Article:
Journal titleTobacco ControlBackground New York City (NYC) raised the minimum purchase age for cigarettes from 18 to 21 on 1 August 2014. The new law is intended to decrease current smoking rates and smoking initiation among the city's youth. Assessment of compliance with existing cigarette sales and tax laws could aid in determining what may be needed for successful implementation of the city's new law. Purpose To assess compliance with minimum sales price and purchase age laws in NYC, before change in law. Methods Ten trained field investigators purchased cigarettes from different types of retailers throughout all five NYC boroughs, resulting in 421 purchases. Investigators noted whether they were asked for identification and the price of their purchase. Multivariable logistic and Ordinary Least Squares regression techniques were used to assess predictors of retailer compliance with sales price and minimum purchase age laws. Results In 29% of purchases, investigators did not have to produce identification (p<0.05) to purchase cigarettes. Only 3.1% of sales were at prices lower than the minimum sales price. City borough was significantly associated with purchase without identification (p<0.001) and mean sales price (p<0.024). Vendor type (independent vs chain) was significantly related to investigators being able to purchase cigarettes without identification (p<0.001). Conclusions Variation in compliance with existing laws suggests that more active monitoring of compliance with the new minimum legal purchase age will be required in order to realise the new law's public health potential.
Diffusion of impaired driving laws among US statesMacinko, J., & Silver, D.
Journal titleAmerican Journal of Public Health
Page(s)1893-1900Objectives. We examined internal and external determinants of state's adoption of impaired driving laws. Methods. Data included 7 state-level, evidence-based public health laws collected from 1980 to 2010. We used event history analyses to identify predictors of first-time law adoption and subsequent adoption between state pairs. The independent variables were internal state factors, including the political environment, legislative professionalism, government capacity, state resources, legislative history, and policy-specific risk factors. The external factors were neighboring states' history of law adoption and changes in federal law. Results. We found a strong secular trend toward an increased number of laws over time. The proportion of younger drivers and the presence of a neighboring state with similar laws were the strongest predictors of first-time law adoption. The predictors of subsequent law adoption included neighbor state adoption and previous legislative action. Alcohol laws were negatively associated with first-time adoption of impaired driving laws, suggesting substitution effects among policy choices. Conclusions. Organizations seeking to stimulate state policy changes may need to craft strategies that engage external actors, such as neighboring states, in addition to mobilizing within-state constituencies.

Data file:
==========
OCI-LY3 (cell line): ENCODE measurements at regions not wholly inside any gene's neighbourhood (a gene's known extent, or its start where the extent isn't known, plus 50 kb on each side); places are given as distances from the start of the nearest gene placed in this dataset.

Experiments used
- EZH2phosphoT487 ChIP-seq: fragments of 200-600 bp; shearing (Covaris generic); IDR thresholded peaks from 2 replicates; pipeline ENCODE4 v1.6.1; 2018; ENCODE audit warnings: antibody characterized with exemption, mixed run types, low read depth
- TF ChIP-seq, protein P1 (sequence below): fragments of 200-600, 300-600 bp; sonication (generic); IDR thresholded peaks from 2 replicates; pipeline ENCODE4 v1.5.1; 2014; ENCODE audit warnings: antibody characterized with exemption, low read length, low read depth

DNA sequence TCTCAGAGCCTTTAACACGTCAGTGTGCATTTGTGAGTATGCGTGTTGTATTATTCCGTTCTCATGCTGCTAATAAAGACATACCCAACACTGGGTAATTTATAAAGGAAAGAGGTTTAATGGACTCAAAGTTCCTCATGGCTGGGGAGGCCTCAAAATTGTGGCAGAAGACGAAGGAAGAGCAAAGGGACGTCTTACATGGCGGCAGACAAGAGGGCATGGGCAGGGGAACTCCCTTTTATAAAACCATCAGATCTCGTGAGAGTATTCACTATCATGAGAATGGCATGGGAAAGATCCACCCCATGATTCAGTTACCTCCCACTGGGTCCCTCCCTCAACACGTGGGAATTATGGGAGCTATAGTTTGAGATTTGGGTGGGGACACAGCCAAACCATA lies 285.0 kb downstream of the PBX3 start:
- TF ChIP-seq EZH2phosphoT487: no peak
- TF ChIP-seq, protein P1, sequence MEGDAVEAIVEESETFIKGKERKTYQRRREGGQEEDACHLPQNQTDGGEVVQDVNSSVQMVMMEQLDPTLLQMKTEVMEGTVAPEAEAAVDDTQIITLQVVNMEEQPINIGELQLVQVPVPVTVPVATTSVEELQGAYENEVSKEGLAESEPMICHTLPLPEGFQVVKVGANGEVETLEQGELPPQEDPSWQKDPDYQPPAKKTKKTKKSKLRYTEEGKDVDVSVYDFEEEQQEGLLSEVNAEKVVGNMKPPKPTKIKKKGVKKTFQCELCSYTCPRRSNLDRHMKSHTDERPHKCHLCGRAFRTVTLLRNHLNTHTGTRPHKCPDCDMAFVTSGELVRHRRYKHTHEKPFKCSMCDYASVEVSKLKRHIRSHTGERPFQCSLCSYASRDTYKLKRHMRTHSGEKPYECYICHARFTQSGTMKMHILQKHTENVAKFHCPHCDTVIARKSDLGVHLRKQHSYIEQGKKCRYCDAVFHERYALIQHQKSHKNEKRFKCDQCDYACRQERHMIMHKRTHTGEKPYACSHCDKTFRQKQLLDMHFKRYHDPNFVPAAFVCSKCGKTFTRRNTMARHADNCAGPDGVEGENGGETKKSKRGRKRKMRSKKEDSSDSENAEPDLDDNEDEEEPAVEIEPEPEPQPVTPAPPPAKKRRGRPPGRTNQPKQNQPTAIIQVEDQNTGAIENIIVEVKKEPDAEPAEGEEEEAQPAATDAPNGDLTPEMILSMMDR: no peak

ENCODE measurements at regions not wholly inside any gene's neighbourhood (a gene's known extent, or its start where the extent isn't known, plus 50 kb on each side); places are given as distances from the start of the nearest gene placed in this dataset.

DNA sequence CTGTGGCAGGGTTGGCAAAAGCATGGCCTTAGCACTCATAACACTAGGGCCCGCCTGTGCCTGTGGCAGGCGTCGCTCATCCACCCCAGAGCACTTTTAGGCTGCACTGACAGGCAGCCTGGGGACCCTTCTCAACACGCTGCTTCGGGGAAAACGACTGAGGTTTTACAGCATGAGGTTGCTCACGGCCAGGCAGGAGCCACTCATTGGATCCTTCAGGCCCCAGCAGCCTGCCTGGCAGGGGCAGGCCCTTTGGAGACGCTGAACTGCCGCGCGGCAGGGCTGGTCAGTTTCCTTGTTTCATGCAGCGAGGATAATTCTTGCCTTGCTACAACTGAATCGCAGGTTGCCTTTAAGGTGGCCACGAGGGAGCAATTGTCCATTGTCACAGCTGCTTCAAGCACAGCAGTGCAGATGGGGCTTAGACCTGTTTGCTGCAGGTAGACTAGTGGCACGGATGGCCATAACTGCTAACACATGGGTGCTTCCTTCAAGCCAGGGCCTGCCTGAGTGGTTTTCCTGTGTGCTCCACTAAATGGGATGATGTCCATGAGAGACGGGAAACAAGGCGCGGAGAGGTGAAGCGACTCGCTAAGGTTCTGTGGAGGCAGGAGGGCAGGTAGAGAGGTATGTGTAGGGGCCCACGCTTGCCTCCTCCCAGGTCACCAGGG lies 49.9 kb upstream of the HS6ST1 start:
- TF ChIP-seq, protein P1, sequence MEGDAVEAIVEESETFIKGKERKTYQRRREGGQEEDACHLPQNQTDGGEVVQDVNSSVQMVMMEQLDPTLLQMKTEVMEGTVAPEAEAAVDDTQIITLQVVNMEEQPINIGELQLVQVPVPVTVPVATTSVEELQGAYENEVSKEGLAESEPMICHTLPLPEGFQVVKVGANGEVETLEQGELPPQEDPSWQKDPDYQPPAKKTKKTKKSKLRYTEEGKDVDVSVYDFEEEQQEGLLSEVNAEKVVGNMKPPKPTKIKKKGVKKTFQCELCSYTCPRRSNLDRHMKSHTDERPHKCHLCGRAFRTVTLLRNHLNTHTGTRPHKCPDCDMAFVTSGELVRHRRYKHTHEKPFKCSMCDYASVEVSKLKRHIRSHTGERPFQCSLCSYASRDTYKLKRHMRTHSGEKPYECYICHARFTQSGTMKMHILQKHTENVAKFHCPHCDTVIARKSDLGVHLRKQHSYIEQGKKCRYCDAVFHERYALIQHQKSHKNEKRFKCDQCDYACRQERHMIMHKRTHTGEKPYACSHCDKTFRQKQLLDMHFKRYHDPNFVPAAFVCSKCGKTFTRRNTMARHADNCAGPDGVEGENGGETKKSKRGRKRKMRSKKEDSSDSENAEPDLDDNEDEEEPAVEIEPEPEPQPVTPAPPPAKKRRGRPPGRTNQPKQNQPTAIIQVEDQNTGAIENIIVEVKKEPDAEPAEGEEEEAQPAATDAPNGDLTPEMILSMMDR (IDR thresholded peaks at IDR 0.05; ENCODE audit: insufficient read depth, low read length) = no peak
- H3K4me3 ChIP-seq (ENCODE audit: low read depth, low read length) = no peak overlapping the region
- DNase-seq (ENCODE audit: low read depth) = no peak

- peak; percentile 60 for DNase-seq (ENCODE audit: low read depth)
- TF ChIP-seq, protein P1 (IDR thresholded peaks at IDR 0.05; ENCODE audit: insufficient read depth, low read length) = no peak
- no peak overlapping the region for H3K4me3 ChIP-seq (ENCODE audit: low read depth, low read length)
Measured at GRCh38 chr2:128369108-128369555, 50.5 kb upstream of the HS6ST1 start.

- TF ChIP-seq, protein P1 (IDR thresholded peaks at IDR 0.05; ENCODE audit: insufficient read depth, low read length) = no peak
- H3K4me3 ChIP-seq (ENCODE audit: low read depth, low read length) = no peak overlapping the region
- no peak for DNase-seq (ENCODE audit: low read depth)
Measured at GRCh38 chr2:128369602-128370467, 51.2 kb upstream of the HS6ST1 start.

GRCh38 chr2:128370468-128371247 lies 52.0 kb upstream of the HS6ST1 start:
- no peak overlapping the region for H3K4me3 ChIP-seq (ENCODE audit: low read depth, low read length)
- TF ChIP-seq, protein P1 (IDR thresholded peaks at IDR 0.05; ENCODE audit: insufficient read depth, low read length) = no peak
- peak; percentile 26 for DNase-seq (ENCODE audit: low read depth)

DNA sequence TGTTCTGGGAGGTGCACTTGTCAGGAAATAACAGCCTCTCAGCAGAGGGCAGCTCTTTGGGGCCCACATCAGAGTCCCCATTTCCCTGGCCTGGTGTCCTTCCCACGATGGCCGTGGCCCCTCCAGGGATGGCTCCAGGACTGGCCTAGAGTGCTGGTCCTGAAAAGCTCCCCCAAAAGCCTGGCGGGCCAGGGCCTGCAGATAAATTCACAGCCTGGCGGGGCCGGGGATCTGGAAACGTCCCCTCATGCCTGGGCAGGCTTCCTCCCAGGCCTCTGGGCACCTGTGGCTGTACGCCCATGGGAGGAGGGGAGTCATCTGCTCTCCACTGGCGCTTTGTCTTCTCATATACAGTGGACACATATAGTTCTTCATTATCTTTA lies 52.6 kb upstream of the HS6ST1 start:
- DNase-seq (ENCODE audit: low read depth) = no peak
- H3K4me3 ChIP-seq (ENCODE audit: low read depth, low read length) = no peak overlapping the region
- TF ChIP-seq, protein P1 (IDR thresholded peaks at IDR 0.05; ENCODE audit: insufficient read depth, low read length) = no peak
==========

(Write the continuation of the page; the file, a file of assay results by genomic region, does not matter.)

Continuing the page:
Over-the-counter sales of out-of-state and counterfeit tax stamp cigarettes in New York CitySilver, D., Giorgio, M. M., Bae, J. Y., Jimenez, G., & Macinko, J.
Journal titleTobacco ControlBackground New York City (NYC) has strict minimum cigarette price and tax stamp laws, but evidence regarding the extent of evasion of such laws in over-the-counter sales is scarce. Methods 830 packs were purchased at licensed tobacco retailers at 92 randomly selected neighbourhoods in NYC in spring and fall 2014, following the establishment of NYC's minimum price law. The Χ<sup>2</sup> analyses of illegal tax stamps on pack, by retailer type and data collection period, are presented. Results Over 15% of packs purchased had out-of-state (4.5%) or counterfeit tax stamps (10.6%). Purchases resulted in at least one illegal pack obtained in 70% of neighbourhoods, largely from independent stores. In 21.5% of sampled neighbourhoods, it was possible to purchase an illegal pack each collection period. Conclusions Enhanced enforcement of retail sales of cigarettes is needed to ensure the full benefit of existing tobacco control laws in NYC.